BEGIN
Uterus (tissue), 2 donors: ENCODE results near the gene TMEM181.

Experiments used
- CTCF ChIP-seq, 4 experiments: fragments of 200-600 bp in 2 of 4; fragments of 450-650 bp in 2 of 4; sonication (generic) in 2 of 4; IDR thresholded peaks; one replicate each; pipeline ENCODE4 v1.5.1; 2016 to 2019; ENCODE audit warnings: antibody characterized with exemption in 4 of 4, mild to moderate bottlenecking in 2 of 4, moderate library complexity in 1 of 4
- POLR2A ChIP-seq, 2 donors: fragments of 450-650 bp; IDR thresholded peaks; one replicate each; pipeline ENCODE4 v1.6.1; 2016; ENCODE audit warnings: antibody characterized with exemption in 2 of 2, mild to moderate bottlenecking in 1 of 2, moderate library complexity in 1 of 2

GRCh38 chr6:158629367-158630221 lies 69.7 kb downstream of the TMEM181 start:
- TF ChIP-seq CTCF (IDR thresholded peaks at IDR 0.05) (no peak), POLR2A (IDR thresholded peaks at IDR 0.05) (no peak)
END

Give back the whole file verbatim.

Uterus (tissue), 2 donors: ENCODE results near the gene TMEM181.

Experiments used
- CTCF ChIP-seq, 4 experiments: fragments of 200-600 bp in 2 of 4; fragments of 450-650 bp in 2 of 4; sonication (generic) in 2 of 4; IDR thresholded peaks; one replicate each; pipeline ENCODE4 v1.5.1; 2016 to 2019; ENCODE audit warnings: antibody characterized with exemption in 4 of 4, mild to moderate bottlenecking in 2 of 4, moderate library complexity in 1 of 4
- POLR2A ChIP-seq, 2 donors: fragments of 450-650 bp; IDR thresholded peaks; one replicate each; pipeline ENCODE4 v1.6.1; 2016; ENCODE audit warnings: antibody characterized with exemption in 2 of 2, mild to moderate bottlenecking in 1 of 2, moderate library complexity in 1 of 2

GRCh38 chr6:158629367-158630221 lies 69.7 kb downstream of the TMEM181 start:
- TF ChIP-seq CTCF (IDR thresholded peaks at IDR 0.05) (no peak), POLR2A (IDR thresholded peaks at IDR 0.05) (no peak)